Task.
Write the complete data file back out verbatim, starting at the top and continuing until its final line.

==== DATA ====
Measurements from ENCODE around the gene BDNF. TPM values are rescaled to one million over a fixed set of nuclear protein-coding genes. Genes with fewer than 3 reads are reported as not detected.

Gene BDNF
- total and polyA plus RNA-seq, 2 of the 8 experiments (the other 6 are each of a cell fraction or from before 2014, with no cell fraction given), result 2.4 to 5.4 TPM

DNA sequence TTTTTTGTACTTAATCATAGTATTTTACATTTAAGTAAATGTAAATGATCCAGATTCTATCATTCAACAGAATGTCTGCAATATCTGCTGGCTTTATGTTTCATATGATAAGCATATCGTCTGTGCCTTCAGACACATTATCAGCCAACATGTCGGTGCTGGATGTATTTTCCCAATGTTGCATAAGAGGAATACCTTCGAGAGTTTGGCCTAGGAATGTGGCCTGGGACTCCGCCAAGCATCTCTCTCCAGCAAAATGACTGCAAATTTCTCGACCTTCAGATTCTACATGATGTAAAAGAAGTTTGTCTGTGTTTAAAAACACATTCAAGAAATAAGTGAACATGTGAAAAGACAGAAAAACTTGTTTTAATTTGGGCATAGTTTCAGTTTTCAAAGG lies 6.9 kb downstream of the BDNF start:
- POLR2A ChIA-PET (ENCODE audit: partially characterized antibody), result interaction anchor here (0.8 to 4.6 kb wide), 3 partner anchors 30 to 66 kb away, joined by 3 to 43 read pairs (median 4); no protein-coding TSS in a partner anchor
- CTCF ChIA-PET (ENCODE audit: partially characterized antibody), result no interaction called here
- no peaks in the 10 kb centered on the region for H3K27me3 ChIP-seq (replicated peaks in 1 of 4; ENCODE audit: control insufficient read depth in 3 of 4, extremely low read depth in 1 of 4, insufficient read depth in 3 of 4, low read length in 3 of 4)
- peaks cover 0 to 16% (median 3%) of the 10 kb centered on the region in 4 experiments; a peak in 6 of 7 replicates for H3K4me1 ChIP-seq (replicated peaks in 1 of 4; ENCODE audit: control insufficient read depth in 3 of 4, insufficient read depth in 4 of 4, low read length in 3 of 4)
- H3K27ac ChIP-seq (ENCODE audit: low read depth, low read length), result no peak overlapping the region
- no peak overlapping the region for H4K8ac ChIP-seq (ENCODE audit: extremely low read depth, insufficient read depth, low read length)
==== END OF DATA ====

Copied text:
Measurements from ENCODE around the gene BDNF. TPM values are rescaled to one million over a fixed set of nuclear protein-coding genes. Genes with fewer than 3 reads are reported as not detected.

Gene BDNF
- total and polyA plus RNA-seq, 2 of the 8 experiments (the other 6 are each of a cell fraction or from before 2014, with no cell fraction given), result 2.4 to 5.4 TPM

DNA sequence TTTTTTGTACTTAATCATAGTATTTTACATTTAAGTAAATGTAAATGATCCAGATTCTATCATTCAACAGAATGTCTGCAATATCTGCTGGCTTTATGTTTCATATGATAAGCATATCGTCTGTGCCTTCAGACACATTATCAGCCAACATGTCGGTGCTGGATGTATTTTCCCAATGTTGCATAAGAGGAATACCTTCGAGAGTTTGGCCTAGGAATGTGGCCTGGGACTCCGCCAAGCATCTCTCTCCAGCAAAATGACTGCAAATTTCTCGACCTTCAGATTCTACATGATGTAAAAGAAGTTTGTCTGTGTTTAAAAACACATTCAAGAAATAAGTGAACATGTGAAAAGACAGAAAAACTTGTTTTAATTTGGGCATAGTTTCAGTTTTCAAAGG lies 6.9 kb downstream of the BDNF start:
- POLR2A ChIA-PET (ENCODE audit: partially characterized antibody), result interaction anchor here (0.8 to 4.6 kb wide), 3 partner anchors 30 to 66 kb away, joined by 3 to 43 read pairs (median 4); no protein-coding TSS in a partner anchor
- CTCF ChIA-PET (ENCODE audit: partially characterized antibody), result no interaction called here
- no peaks in the 10 kb centered on the region for H3K27me3 ChIP-seq (replicated peaks in 1 of 4; ENCODE audit: control insufficient read depth in 3 of 4, extremely low read depth in 1 of 4, insufficient read depth in 3 of 4, low read length in 3 of 4)
- peaks cover 0 to 16% (median 3%) of the 10 kb centered on the region in 4 experiments; a peak in 6 of 7 replicates for H3K4me1 ChIP-seq (replicated peaks in 1 of 4; ENCODE audit: control insufficient read depth in 3 of 4, insufficient read depth in 4 of 4, low read length in 3 of 4)
- H3K27ac ChIP-seq (ENCODE audit: low read depth, low read length), result no peak overlapping the region
- no peak overlapping the region for H4K8ac ChIP-seq (ENCODE audit: extremely low read depth, insufficient read depth, low read length)